An extension of up to five years can be sought for pharmaceuticals. 2 Pharmaceuticals require regulatory approval before they are sold to the public and approvals can only be sought during the patent term, so patentees are compensated for the time taken to obtain regulatory approval.
Not all pharmaceutical patent applications are automatically given the extension of five years. Three requirements must be met to obtain an extension for a pharmaceutical patent:
- The claim must define a pharmaceutical substance per se or a substance produced by recombinant DNA technology. For a pharmaceutical substance per se, it must be must be disclosed and claimed, including compounds, active metabolites, a composition or a mixture of substances, and it must be unqualified by process, temporal or environmental components.3
Must be included in the Australian Register for Therapeutic Goods (ARTG). A substance can be included in the ARTG if it is included in some way. The substance does not have to be explicitly named as an active ingredient to be considered ‘included’ and can be an impurity, which has been noted.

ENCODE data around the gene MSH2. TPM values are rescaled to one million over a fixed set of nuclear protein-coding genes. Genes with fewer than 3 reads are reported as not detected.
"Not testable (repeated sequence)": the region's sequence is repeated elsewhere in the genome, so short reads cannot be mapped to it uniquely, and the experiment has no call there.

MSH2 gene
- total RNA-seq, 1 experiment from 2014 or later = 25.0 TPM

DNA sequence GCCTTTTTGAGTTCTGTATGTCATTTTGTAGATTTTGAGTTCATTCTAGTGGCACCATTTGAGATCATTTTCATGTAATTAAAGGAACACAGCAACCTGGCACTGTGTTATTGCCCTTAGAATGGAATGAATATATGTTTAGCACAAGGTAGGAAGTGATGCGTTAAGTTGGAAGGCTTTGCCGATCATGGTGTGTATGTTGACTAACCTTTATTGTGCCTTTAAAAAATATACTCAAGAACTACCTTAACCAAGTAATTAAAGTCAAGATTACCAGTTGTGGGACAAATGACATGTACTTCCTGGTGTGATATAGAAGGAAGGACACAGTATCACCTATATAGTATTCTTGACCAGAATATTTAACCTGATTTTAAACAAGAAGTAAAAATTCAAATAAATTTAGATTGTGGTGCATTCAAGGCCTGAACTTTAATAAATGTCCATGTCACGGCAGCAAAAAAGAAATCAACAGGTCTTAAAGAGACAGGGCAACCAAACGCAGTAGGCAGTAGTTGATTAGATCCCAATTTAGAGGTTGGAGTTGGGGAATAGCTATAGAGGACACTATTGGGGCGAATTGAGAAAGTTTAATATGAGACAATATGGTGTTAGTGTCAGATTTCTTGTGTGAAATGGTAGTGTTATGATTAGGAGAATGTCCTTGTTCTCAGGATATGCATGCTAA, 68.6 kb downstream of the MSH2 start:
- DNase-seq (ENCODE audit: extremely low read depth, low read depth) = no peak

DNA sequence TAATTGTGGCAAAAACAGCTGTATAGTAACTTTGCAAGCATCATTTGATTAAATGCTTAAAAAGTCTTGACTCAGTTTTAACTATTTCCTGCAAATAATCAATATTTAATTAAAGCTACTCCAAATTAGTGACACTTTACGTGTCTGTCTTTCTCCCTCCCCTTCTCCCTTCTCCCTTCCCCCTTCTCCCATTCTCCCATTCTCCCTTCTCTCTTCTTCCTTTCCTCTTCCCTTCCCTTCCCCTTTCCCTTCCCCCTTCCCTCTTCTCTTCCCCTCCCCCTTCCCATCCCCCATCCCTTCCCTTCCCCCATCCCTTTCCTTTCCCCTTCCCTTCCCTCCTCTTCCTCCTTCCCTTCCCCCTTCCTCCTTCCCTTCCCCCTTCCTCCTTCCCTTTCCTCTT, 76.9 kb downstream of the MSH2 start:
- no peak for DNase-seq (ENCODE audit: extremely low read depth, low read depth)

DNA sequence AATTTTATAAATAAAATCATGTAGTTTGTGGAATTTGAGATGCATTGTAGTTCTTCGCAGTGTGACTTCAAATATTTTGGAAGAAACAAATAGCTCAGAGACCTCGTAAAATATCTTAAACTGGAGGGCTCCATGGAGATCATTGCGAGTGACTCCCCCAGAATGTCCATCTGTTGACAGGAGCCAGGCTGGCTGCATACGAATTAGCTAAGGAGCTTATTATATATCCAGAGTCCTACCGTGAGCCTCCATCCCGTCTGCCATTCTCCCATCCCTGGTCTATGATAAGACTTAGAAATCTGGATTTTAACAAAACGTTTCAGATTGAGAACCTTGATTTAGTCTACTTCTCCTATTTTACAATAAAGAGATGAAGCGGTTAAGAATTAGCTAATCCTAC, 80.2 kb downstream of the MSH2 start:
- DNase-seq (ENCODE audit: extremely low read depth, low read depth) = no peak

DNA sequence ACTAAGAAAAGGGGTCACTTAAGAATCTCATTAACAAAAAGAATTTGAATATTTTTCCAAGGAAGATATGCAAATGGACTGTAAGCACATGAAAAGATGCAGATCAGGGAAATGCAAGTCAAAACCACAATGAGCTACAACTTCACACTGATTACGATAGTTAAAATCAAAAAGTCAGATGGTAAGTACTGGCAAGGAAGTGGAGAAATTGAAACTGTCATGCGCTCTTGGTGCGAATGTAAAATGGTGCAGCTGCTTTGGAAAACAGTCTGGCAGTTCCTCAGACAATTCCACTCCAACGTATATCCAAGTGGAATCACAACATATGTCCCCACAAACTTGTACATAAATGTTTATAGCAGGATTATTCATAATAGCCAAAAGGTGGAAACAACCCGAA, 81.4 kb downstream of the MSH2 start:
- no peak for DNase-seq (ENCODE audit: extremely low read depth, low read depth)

The final requirement for a pharmaceutical patent is that regulatory approval for the pharmaceutical substance must have occurred more than five years after the date of the patent.
There are specific rights that are valid during the extended term of the patent. These include that a patent will not be infringed if a person exploits the pharmaceutical substance a purpose other than a therapeutic purpose or if a person exploits any form of the invention other than the pharmaceutical substance per se.
The extended period of protection only protects the pharmaceutical substance itself.
Video overview by Fern Doyle on Requirements For Extension of Time for Pharmaceutical Patents.
Innovation patents are currently being phased out, and should generally no longer be filed.